“I take this message to the G20 ministers on behalf of the smallholder farmers around the world:  The development of rural areas is central to overcoming hunger and poverty, mitigating climate change, achieving energy security and protecting the environment, and it is the smallholder farmer that holds the key. But we must seriously start investing in their potential to support them to deliver,”

 Nwanze said (IFAD President)

“Rio+20 has delivered a pretty good text for farmers; now it’s up to governments and agencies to act on these words, and put into place the financial commitments and practical policies that can truly deliver”,  “Sustainable agriculture, food security and smallholder farmers are now formally part of that equation’ and the “Recognition of smallholders as key stakeholders”.

Vanessa Meadu, CG Climate Change Agriculture Food Security (CCAFS)

Moira Beery Siyakhana Initiative, South Africa
Moira Beery

1. If you were designing an agricultural investment programme, what are the top 5 things you would do to maximize its impact on nutrition?

Greater focus needs to be put on aspects of food insecurity other than availability - too often food security interventions focus only on agricultural production. A much greater focus on linking food to needy communities and focusing on proper utilization in required. Five suggestions are: 1) In the area of agricultural production, a greater focus is needed on skills transfer than than on technology and land access. We find that too often under-prepared farmers are given access to land and tools but not to the farming and business skills and mentoring required to run a successful farm business. Farming is not an innate skillset, and education and training need to respond to this and better prepare farmers to care for land and soil, and maintin the business aspects of the farm. 2) Facilitate access to foods, particularly nutritious whole grains, fruits, and vegetables through small and medium sized markets. Ensure that emerging farmers have appropriately scaled markets into which they can sell product and that customers overlooked by traditional commercial retailers can access. 3) Make meals, not just raw ingredients available to food insecure people. It is unrealistic to assume that all people have the knowledge, interest, time, space, and equipment required to make nutritious meals. Meal programmes in schools, community restaurants, and other food support such as parcels must be made available. These types of access points also serve as outlets for emerging farmers to sell their products. 4) Invest in crops that maximise nutritional content. If governments or agencies are investing in agricultural activities, they should incentivise highly nutrition foods over foods of low nutritional value. This can be achieved in part through crop choice, and also through healthy soils and organic soil care techniques. 5) Organic farming not only can achieve foods of higher nutrition, but the environmental health benefits of pesticide and chaimical fertiliser-free faming contribute to overall improved health and less of a reliance on costly outside inputs.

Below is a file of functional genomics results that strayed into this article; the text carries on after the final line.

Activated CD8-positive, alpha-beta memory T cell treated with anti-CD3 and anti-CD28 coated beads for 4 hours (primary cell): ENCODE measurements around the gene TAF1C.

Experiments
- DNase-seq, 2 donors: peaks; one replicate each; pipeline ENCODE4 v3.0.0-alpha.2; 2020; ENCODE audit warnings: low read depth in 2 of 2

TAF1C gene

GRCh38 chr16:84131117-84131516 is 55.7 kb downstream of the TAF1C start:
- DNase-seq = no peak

2. To support the design and implementation of this programme, where would you like to see more research done, and why?

Low-cost farm-site cooling systems are needed for farmers in rural areas so that they make harvest and preserve sensitive fresh foods for market. Efficient ways of meal distribution, rather than just raw food distribution is needed. Research into micronutrients and how to maximize nutrition in foods through growing and preparing foods is needed. 

3. What can our institutions do to help country governments commit to action around your recommendations, and to help ensure implementation will be effective?

We can assist government in identifying needy communities and individuals where farming support and training is needed. Communities can best identify where markets or community restaurants should be located to best serve residents. Understanding of local foods and food preparation can help those in the nutrition community to suggest appropriate food changes to maximise nutrition